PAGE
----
Urban American Indian Centers in the late 1960s-1970s: An Examination of their Function and Purpose

Thomas Anthony Britten

Abstract


The post-World War Two effort by the federal government to alleviate endemic poverty on federal Indian reservations and to encourage Indian assimilation into the “mainstream” society by relocating Native Americans to cities is a familiar topic to scholars of contemporary American Indian history. So too are the many problems facing new relocatees, and the rise of urban Indian institutions to assist them adjust to urban life. Considerably less attention, however, has been paid to the specific forms of assistance provided by urban Indian centers, their important functions as “safe places” and oases of cultural preservation, and the serious problems they faced trying to address the complex needs of a burgeoning urban Indian population. This paper seeks to examine the specific functions and purposes of urban Indian centers via an analysis of a National Council on Indian Opportunity (NCIO) survey conducted in 1972 of seventeen Indian centers located across the country. Such an examination will not only shine light on the important functions of Indian centers, but confirm the magnitude of the problems facing Indian relocatees.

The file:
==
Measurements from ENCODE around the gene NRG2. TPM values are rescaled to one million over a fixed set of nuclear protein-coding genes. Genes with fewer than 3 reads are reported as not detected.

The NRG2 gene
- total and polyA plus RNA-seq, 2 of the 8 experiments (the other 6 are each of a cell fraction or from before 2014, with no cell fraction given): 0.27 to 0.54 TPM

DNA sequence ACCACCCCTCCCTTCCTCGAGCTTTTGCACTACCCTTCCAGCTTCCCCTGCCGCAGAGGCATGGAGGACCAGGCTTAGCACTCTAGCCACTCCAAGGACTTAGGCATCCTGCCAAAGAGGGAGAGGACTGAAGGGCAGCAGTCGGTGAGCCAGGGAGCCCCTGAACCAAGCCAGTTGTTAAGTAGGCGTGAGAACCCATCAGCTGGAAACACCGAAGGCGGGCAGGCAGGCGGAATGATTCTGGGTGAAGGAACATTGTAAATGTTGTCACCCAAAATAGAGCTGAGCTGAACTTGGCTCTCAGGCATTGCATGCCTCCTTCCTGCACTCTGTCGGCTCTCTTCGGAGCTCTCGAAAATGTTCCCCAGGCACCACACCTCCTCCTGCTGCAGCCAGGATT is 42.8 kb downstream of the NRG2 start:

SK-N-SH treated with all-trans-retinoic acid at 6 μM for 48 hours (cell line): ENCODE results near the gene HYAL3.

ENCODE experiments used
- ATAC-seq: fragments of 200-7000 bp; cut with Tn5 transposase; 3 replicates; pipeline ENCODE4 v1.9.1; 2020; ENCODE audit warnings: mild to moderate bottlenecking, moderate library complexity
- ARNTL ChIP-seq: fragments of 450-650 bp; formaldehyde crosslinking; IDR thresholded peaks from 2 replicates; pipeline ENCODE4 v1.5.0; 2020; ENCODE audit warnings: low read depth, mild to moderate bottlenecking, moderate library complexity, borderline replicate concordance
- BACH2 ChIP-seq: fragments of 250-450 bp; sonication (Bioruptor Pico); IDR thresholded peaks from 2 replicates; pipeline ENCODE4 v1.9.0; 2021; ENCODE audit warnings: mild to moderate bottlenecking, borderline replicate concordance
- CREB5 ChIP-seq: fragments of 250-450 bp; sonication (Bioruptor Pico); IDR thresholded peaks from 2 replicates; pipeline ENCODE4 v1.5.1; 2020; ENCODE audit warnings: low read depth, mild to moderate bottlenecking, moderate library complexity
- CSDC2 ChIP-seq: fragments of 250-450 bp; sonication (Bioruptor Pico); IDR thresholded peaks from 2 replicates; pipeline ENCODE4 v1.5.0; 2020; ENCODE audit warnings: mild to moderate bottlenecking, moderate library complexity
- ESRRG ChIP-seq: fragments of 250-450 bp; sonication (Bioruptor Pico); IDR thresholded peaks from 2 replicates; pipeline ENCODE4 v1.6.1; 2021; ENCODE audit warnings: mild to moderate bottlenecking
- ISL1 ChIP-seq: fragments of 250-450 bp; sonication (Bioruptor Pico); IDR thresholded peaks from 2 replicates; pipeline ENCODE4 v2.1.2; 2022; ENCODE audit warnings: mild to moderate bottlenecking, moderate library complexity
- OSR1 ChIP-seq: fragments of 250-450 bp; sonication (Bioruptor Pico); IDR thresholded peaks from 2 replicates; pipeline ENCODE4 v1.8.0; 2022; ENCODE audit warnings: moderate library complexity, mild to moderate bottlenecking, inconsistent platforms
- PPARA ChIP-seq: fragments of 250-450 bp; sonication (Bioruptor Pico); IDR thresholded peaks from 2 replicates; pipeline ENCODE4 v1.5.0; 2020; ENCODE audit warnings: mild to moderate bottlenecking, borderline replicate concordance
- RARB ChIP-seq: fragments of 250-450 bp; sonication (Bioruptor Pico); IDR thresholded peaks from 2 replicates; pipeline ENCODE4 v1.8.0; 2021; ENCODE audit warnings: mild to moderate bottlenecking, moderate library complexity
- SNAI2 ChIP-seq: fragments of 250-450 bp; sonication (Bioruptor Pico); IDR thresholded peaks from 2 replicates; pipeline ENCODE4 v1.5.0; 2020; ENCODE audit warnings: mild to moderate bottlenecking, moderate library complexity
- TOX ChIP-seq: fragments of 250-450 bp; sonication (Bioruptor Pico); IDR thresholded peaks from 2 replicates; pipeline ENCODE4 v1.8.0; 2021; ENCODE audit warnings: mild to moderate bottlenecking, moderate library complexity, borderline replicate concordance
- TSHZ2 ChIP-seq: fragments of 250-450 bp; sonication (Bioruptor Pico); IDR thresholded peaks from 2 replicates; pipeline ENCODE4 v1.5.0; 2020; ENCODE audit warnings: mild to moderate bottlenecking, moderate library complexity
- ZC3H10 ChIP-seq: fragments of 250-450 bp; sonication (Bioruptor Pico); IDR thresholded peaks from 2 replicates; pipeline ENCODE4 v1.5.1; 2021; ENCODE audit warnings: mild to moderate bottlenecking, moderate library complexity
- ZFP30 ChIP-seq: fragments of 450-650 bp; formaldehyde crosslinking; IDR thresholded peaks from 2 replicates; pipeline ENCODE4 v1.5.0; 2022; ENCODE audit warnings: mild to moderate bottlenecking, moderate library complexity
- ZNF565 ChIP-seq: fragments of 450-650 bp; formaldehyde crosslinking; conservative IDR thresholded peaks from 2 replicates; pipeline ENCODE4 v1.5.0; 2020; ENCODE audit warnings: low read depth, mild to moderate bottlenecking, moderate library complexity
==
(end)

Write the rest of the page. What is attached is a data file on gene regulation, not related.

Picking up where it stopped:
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References


Urban Indian Center Survey, Record Group 220, Temporary Committees, Commissions, and Boards, Records of the National Council on Indian Opportunity, 1968-1974, Box 95, National Archives, College Park, Maryland.

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